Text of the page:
But it is not enough to say that both parties in this trade are better off (I and the university). A complete economic analysis should also include the person in the USA who is out of a job, and I would argue that one should also include what I find myself unable to do here in India as a consequence of teaching that course abroad. Both of these are the opportunity costs of this trade, and a complete economic analysis should include these aspects as well


Trade might then, at the margin, cause an increase in inequality. You’d be surprised at how old (but still somewhat underrated) an idea this is, but the opportunity cost of more trade might well imply an increase in inequality. So you might well say that it is bad to be rich because the opportunity cost of you being rich is that somebody else is (comparatively) poor.

But be careful with how you proceed with this! It cuts both ways, this analysis. Is the opportunity cost of reducing inequality a reduction in the creation of wealth? When you attempt to reduce inequality by taxing the rich, you reduce their incentive to trade. And remember, they get rich by voluntarily trading with you, and if that trade leaves you better off, you’ve made yourself poorer in the bargain.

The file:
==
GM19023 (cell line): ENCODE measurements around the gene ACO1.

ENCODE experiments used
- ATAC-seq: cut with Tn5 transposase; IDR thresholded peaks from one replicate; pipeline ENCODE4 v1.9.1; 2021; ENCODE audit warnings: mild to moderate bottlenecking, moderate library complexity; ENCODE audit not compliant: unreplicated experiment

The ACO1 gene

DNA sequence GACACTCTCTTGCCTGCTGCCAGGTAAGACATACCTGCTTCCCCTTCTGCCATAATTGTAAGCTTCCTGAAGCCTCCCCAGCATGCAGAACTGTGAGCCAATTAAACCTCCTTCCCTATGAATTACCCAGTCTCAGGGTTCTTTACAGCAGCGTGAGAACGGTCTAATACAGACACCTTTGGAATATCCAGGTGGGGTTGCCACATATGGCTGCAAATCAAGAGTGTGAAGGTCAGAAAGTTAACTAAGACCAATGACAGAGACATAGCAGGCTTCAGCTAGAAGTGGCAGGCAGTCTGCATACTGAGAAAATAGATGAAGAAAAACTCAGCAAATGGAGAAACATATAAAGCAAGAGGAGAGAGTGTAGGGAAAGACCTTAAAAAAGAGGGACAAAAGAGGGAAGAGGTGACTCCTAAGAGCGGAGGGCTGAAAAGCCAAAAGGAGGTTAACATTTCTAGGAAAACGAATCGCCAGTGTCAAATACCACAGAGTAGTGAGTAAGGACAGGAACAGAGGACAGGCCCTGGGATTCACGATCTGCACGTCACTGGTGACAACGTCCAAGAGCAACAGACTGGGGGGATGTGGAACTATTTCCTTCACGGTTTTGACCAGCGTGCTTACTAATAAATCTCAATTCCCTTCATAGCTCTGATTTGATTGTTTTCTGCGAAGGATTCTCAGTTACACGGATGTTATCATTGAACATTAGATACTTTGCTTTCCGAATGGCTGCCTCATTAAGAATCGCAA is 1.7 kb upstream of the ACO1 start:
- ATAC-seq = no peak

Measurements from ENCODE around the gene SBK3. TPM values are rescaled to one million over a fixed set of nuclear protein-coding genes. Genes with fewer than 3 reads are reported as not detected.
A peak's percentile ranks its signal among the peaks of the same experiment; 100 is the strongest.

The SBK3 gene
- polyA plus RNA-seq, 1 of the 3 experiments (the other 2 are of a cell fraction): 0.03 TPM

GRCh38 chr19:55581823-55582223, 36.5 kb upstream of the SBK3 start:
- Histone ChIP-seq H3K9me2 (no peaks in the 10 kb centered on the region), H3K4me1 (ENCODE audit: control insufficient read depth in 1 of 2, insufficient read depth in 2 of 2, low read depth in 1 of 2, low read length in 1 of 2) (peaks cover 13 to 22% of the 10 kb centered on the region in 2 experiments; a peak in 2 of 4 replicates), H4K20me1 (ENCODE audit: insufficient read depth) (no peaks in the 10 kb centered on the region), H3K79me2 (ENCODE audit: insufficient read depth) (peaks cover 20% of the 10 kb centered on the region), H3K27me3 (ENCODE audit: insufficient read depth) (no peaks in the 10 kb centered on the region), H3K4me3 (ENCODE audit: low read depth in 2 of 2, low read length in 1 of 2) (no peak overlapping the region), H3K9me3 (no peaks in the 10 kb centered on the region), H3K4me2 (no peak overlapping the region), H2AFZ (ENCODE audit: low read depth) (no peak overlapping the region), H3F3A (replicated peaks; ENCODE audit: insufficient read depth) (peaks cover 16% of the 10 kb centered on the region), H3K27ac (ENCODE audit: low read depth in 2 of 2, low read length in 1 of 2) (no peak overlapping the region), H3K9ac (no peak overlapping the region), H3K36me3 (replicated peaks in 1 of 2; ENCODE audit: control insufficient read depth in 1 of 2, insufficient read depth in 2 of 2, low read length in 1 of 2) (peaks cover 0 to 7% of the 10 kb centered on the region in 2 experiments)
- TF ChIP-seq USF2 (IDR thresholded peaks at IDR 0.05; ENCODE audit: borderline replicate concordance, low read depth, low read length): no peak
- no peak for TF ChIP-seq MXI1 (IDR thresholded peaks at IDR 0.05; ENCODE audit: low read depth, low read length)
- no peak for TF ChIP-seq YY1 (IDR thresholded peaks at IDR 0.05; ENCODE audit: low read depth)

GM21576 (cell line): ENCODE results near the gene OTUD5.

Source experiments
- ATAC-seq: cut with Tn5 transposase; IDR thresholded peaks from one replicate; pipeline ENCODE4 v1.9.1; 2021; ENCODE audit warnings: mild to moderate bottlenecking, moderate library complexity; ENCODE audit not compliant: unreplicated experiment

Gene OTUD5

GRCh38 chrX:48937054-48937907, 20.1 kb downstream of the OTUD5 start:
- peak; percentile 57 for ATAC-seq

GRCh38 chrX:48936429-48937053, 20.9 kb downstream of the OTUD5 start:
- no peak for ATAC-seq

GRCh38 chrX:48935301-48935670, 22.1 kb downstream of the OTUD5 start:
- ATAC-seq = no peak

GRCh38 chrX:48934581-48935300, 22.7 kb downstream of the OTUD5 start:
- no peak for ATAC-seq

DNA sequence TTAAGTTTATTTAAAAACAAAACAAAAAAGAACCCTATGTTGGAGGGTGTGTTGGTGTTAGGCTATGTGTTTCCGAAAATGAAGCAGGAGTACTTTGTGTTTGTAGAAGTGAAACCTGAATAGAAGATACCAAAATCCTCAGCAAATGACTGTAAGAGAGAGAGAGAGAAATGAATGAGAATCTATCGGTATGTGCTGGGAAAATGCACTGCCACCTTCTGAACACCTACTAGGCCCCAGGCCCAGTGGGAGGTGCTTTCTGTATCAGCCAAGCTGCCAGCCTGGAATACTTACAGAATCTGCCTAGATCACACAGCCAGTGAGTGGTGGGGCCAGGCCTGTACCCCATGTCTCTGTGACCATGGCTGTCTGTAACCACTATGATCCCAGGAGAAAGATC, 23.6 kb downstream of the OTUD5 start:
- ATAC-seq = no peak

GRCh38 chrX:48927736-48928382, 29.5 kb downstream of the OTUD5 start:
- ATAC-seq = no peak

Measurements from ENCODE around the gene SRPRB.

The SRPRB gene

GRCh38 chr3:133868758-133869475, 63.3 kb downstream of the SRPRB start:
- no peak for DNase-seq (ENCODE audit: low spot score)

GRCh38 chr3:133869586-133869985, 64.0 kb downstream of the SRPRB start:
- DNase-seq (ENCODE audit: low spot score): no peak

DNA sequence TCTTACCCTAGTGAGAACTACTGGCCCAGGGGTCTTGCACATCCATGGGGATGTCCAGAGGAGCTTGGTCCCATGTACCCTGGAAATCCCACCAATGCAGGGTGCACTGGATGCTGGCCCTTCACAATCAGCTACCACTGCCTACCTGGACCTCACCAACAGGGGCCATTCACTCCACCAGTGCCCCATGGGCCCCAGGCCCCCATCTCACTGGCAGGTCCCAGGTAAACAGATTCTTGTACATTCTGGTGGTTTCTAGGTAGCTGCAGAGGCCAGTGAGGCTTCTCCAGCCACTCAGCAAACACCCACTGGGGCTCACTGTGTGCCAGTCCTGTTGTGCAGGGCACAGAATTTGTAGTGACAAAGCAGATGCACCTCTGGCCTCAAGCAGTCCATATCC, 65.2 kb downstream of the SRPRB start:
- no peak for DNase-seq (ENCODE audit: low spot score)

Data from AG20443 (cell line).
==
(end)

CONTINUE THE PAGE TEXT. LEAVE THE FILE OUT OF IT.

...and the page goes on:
If you tax Amazon so much that Amazon decides it is better for them to shutter up altogether, have you made the world better off or worse off? I’d urge you to ignore your first, visceral take, and take a look at your Amazon app to find out how often you’ve ordered from Amazon in the past month before answering this question.

So I’d argue that it still is good to be rich – but it ain’t for free. But in my opinion, the price is worth it. One can, and one should, argue about what the appropriate level of taxation should be. One can, and one should, worry about tactics used by Amazon to make sure that they remain a monopoly provider of certain goods and services. One can, and one should, worry about whether Amazon pushes its employees a little bit too much. I’m not defending Amazon as a perfect company without flaws. But I very much am saying that the world is a better place because Amazon exists. There are costs that we bear for having Amazon in our midst, but those costs are worth it.